The Effect of Shariah Committee Composition on Malaysian Islamic Banks’ Audit Report Lag
Suzilawati Uyob (),
Ana Salwa Md Zin (),
Junaira Ramli (),
Jaizah Othman (),
Nur Amalina Abdul Ghani () and
Kalsom Salleh ()
International Journal of Applied Economics, Finance and Accounting, 2022, vol. 14, issue 1, 67-76
Financial reporting is one of the primary sources of information about a company. Financial reports must be issued on time to ensure that the users of financial information receive them on time to allow them to make decisions. Delays in issuing financial reports interfere with users of financial information making decisions. This research aimed to identify the effect of Shariah committee composition on the audit report lag of Malaysian Islamic banks. The study quantitatively analysed the financial reporting of 16 Islamic banks in Malaysia from 2011 to 2020. The analysis revealed that Shariah committee expertise and meeting frequency had significant relationships with audit delay. However, Shariah committee independence and size displayed insignificant relationships. The study's findings support the agency theory hypothesis. The results suggest that principal and agent conflict can be relieved by equipping more members of the Shariah committee with accounting and financial knowledge.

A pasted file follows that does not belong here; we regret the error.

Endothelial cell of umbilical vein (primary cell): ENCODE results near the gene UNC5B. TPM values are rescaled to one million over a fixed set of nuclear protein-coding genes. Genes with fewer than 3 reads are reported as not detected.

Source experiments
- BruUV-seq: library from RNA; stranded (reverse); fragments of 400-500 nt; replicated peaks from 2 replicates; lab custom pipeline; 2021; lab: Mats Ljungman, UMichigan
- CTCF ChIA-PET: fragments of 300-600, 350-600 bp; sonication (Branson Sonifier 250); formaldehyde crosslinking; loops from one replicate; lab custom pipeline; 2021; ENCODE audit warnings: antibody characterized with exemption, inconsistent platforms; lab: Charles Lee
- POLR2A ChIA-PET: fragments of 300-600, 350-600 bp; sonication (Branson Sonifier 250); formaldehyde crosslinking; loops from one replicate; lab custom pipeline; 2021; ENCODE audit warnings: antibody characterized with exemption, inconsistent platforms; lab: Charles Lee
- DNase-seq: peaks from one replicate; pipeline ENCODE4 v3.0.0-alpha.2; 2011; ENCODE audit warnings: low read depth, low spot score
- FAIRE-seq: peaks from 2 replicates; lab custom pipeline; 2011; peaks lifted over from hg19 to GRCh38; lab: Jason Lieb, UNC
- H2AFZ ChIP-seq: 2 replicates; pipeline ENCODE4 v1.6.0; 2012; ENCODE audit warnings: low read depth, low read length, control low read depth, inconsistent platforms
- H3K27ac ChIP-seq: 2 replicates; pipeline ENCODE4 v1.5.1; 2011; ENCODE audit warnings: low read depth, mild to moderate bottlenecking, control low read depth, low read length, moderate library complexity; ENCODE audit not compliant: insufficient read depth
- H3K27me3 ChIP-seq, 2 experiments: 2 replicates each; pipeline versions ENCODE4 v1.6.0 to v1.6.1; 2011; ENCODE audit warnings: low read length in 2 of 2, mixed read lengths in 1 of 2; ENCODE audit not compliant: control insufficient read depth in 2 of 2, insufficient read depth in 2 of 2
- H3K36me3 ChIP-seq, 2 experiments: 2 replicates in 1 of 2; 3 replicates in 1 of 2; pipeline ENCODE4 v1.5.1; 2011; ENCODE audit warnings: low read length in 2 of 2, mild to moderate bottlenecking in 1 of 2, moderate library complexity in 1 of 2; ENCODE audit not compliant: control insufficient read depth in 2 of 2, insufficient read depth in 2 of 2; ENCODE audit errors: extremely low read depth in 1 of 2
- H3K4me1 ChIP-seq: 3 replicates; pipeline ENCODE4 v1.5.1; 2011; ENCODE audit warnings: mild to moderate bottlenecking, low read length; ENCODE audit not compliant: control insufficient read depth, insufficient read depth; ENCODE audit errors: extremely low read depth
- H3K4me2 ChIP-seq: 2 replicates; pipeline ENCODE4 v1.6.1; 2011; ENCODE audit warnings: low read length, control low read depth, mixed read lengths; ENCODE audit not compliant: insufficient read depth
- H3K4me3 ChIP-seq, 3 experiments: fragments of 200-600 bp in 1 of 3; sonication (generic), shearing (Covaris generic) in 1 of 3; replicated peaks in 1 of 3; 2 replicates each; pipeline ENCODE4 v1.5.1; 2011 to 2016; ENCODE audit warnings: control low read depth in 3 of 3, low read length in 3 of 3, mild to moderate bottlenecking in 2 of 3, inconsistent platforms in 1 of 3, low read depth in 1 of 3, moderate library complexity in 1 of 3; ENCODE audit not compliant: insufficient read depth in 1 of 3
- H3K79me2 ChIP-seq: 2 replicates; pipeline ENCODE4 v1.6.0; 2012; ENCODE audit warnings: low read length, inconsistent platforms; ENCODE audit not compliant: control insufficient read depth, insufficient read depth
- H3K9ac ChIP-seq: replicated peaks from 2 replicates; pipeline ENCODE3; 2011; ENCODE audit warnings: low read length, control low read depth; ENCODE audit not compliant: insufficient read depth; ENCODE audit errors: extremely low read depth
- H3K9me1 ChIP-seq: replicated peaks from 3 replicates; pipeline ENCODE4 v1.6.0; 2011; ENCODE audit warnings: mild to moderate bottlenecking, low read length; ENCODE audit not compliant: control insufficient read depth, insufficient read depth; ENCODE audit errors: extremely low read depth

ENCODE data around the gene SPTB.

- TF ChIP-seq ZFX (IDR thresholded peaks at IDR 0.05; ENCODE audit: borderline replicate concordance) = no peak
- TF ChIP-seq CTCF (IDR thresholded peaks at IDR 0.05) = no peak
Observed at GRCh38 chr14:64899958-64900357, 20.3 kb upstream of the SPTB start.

Keywords: Islamic financial institution; Audit report lag; Islamic corporate governance; Financial reporting; Quantitative research. (search for similar items in EconPapers)
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Persistent link: https://EconPapers.repec.org/RePEc:oap:ijaefa:v:14:y:2022:i:1:p:67-76:id:652
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